Oracle has filed a lawsuit with a US court accusing Google of copyright and patent infringement in the Android mobile device platform, stating that the company “directly and repeatedly infringed Oracle’s Java-related intellectual property.” From the outset, Java has been an integral part of Android, and is used as a way to enable application development for Android for developers who do not want to write native software for the platform, providing it with access to a wider pool of potential programmers. Oracle, which gained a number of Java patents through its acquisition of Sun Microsystems, says it is seeking “appropriate remedies” for the infringements. Seven patents are involved in the case, which also includes the Android SDK and Dalvik virtual machine as well as the core platform.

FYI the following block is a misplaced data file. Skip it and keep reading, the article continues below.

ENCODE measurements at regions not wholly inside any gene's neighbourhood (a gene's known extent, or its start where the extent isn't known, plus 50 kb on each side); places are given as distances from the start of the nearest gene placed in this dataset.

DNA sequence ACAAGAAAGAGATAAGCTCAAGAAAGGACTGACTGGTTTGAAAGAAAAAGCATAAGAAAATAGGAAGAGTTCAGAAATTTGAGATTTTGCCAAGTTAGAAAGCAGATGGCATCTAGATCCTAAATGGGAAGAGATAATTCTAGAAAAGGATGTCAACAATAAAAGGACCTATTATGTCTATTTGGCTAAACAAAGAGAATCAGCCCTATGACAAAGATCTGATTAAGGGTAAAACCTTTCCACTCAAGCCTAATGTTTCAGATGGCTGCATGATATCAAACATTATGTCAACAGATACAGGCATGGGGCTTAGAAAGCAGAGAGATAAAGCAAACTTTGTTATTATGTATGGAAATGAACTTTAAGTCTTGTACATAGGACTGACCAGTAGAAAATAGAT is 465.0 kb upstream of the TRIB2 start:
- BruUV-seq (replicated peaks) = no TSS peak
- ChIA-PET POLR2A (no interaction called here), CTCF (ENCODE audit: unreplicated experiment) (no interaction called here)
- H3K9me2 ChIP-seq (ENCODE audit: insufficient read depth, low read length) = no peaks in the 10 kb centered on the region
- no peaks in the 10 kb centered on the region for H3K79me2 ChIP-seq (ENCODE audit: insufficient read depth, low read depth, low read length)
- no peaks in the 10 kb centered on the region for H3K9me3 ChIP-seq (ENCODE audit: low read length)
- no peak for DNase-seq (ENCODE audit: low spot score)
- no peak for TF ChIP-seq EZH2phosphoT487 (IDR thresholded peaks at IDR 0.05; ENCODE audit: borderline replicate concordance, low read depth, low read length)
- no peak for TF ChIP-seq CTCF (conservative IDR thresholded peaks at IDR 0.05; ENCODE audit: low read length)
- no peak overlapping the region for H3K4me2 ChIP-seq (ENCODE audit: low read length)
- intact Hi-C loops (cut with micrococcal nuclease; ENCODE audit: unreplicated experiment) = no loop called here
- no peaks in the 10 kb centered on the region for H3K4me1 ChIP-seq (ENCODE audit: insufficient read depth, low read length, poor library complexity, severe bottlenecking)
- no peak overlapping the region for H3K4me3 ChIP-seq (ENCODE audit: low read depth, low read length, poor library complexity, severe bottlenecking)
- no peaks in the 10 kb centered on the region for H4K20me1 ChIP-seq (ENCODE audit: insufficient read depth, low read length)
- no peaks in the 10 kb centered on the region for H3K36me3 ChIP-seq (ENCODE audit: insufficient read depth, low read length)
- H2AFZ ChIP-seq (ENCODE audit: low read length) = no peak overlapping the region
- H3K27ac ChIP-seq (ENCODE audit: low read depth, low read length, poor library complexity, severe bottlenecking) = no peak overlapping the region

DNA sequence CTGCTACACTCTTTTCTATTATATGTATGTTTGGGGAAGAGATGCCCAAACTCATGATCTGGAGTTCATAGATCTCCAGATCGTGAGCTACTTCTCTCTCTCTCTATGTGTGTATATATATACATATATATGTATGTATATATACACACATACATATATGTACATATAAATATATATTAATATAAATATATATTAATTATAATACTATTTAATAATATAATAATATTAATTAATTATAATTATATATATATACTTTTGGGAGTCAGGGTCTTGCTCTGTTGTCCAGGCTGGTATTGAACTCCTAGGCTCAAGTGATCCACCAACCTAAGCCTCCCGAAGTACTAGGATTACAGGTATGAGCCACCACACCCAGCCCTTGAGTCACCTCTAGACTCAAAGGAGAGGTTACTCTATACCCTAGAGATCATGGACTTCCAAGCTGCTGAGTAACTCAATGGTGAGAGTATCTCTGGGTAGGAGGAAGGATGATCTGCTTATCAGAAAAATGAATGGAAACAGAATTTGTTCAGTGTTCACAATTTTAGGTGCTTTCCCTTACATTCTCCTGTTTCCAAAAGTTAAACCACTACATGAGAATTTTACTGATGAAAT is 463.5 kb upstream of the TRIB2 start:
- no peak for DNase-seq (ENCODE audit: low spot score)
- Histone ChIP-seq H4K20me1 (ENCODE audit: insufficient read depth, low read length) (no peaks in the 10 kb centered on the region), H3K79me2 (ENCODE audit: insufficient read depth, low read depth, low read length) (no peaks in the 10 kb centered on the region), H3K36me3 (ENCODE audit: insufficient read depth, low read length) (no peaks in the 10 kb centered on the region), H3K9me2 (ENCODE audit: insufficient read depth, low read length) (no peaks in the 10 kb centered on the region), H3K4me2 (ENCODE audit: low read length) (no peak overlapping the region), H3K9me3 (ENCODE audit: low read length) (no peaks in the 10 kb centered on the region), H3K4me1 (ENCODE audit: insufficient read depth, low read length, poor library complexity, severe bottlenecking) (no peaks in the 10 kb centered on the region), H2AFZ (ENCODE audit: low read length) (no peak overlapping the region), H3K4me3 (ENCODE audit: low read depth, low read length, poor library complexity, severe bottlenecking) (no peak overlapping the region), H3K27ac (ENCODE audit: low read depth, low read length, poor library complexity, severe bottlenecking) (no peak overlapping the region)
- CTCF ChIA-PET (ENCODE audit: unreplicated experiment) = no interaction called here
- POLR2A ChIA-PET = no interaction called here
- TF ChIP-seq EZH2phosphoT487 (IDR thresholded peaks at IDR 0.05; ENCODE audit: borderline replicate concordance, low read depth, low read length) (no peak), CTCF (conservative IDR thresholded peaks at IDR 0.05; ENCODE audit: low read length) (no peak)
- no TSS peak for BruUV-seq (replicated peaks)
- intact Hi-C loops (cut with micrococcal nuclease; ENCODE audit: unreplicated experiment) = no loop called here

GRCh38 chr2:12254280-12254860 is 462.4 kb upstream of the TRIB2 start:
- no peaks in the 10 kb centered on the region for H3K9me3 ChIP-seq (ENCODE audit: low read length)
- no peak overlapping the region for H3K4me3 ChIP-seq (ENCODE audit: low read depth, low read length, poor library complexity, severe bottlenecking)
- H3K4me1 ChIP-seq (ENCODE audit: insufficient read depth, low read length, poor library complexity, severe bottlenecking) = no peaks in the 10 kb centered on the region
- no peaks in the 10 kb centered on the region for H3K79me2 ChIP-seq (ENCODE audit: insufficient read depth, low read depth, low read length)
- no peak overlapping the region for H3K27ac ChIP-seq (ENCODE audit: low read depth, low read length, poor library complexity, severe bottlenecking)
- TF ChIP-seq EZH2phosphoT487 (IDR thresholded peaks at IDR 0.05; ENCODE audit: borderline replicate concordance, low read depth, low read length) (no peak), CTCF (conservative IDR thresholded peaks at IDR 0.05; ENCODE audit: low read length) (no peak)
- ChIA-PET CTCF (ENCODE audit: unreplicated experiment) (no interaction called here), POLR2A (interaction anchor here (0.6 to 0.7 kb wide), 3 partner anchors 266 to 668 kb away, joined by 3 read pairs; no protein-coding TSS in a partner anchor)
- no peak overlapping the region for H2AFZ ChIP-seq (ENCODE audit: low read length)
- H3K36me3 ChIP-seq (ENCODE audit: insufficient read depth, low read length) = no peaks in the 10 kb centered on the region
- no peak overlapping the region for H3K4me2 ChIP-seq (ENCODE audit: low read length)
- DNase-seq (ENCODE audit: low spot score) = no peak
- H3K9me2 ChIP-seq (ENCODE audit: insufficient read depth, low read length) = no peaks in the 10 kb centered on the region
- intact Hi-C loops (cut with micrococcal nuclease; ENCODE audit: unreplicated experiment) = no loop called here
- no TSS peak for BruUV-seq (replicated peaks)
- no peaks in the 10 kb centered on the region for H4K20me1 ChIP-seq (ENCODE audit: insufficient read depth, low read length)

There was a mixed response to the filing from industry observers, due largely to the complexities involved in the case. Some argued that rather than Oracle wanting a fully-fledged legal battle, it is more likely to be flexing its muscles to make a commercial licensing agreement seem a more appealing proposition to Google. The commercial model behind Android also provokes some interesting questions: Google makes very little revenue directly from the platform, which it offers on an open-source basis, and instead looks to generate revenue from increased use of its mobile services – making it difficult to calculate how much Oracle could receive in damages. It is also unclear how the case will affect device makers using Android, because many of these may already have licences with Oracle to cover the use of Java in products. The Wall Street Journal notes that while Sun held many patents for Java and licensed the technology to many parties, it has also offered open-source versions of the technology. Oracle has, in contrast, been more aggressive in leveraging its intellectual property.